Polls have consistently had the Opposition winning in a landslide that would bury Labor for years. Rudd echoed widespread belief when he warned of the consequences of failure to rebuild the party as a credible political force before next year's election.

Noting that Labor had lost 1.5 million voters since it defeated former Liberal Prime Minister John Howard in 2007, Rudd wrote in the Sunday Age: "Let's put that in stark electoral terms. Without a change, Labor stands to lose 30 or more seats at the next election ... a loss that would set us back for a generation."

Polls, ranging from the bizarre to serious, showed the scale of the task.

In Darwin, the Northern Territory News reported that Harry the psychic crocodile, who predicted Gillard's election victory and a series of Darwin Cup winners, again picked the Prime Minister to win by biting the slab of meat with her portrait attached. Perhaps significantly, the newspaper said, Harry went straight for the neck.

Newspoll in the Australian, Nielsen in Fairfax newspapers and Galaxy in the Herald Sun, Melbourne, all placed Rudd well ahead of Gillard as preferred leader, although opinion in Nielsen was divided over whether there should be a change.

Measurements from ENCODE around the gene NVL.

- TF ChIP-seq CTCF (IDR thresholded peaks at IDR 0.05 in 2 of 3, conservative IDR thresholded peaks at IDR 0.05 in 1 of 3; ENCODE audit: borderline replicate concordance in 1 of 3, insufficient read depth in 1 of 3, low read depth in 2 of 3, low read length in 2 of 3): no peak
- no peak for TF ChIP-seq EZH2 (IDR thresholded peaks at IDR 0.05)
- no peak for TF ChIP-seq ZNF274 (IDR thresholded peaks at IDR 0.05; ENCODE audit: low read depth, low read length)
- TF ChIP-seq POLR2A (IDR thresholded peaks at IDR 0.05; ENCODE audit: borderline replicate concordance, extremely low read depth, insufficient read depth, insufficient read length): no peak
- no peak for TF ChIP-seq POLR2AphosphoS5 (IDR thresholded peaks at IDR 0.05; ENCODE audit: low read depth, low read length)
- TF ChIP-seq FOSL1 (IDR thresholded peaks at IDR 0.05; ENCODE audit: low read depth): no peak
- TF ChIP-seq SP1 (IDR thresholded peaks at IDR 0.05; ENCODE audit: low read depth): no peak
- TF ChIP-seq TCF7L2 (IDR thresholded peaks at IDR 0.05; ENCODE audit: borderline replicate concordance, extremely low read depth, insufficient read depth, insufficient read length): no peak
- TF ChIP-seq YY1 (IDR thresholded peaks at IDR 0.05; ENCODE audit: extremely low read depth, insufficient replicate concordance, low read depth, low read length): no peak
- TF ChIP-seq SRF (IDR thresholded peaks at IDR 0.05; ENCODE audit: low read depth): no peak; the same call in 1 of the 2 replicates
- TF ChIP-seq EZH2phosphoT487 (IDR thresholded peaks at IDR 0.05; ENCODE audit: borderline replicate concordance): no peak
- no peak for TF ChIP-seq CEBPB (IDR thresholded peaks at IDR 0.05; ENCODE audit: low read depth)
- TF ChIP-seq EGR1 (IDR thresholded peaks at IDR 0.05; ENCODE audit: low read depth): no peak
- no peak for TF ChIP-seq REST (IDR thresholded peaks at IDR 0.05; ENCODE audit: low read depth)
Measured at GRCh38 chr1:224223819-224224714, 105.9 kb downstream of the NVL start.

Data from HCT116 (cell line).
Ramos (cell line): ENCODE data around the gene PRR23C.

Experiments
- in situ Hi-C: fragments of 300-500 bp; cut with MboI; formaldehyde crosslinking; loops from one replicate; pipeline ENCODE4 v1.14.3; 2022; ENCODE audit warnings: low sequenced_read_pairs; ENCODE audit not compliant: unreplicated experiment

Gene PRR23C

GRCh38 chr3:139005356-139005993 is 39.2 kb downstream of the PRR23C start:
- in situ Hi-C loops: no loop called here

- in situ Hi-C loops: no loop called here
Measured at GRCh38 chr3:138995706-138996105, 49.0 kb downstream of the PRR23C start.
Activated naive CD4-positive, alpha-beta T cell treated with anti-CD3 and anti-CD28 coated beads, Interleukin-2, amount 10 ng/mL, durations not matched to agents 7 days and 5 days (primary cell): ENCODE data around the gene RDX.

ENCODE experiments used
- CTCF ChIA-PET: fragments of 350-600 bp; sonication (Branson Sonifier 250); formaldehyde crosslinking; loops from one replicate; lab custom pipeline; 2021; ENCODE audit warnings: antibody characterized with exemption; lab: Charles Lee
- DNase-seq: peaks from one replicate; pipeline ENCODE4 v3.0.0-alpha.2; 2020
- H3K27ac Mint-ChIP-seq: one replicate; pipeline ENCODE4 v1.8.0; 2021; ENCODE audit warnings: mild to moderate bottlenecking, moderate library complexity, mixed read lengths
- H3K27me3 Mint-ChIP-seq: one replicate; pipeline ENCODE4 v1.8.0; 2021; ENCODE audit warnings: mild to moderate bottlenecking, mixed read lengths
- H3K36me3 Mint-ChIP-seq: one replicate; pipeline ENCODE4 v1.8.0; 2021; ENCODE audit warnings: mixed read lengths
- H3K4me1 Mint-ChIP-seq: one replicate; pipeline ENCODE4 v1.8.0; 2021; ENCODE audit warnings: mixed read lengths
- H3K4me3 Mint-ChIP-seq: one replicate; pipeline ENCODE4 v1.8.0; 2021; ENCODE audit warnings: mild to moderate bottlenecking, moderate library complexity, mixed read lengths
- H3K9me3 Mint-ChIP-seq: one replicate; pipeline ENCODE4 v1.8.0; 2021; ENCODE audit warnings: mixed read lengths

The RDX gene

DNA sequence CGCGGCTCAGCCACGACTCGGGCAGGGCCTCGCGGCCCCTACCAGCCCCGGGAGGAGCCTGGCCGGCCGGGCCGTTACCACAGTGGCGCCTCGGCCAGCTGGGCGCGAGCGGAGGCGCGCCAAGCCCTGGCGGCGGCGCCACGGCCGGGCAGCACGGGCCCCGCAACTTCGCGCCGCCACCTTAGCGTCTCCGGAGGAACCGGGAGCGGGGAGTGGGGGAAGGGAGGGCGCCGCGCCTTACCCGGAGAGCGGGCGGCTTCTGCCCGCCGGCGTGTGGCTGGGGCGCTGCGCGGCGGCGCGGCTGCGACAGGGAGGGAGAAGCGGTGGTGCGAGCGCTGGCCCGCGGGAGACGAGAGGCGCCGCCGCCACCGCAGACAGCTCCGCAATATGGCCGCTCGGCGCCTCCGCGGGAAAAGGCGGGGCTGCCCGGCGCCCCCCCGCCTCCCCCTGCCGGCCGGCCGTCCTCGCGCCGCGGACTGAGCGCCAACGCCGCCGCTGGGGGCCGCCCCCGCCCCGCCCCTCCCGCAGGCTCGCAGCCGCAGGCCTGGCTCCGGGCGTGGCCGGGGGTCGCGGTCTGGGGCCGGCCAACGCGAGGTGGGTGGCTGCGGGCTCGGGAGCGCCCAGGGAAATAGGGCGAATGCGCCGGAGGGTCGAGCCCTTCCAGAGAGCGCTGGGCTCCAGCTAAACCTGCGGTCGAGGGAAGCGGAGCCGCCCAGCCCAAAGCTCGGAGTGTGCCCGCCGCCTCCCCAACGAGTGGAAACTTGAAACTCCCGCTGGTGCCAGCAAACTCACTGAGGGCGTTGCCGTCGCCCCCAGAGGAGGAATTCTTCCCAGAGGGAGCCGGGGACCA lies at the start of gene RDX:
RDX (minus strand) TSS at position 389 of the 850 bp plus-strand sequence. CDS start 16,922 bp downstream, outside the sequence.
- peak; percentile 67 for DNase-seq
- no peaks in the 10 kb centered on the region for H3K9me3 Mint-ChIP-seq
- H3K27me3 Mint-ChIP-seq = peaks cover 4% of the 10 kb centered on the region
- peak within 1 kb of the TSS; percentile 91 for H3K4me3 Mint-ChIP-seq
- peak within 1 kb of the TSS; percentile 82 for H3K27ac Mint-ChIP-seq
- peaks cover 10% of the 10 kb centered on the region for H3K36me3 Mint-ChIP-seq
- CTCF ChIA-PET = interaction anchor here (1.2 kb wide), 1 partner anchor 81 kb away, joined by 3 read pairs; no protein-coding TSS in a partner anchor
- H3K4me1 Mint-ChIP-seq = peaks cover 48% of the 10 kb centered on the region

Gillard was level with Abbott as preferred Prime Minister in Nielsen and slightly behind in Newspoll, while Rudd was clearly ahead of Abbott in both. Galaxy said that if Rudd ousted Gillard, Labor's vote in the two-party preferred vote that decides Australian elections would rise from certain defeat to 49 per cent - just two points behind the Opposition. "If Kevin Rudd was to lead the Labor Party, the poll suggests it would bring Labor back into contention," Galaxy Research pollster David Briggs told the Herald Sun.

But it is clear that despite Rudd's attempt to inspire supporters to pressure MPs into voting for him, his challenge will fail and the caucus will vote against the polls.

Reflecting the wave of accusations of autocracy, arrogance and mismanagement levelled against Rudd by ministers who served in his Cabinet, School Education Minister Peter Garrett said yesterday he would not serve under the ousted leader again.

Garrett carried the can for the bungled and scandal-ridden household insulation programme launched as part of the global financial crisis economic stimulation package. "I couldn't go through that again," he said.

Most Cabinet ministers will back Gillard today, with only a handful intending to vote for Rudd. Most of the MPs in Labor's marginal electorates have said they would rather risk a Government defeat than have Rudd back as leader. All but five of the 20 MPs surveyed by the Sunday Age supported Gillard.

Ahead of today's ballot, the party was trying to pick up the pieces.

Rudd said that it was time for the "faceless men to lay down the cudgels", and Gillard said "I do not want to see continued commentary on these kind of matters after Monday".

She added: "What people will be talking about after Monday's ballot is our programme for reform, our vision for the future and why it is at risk under Tony Abbott."

- Greg Ansley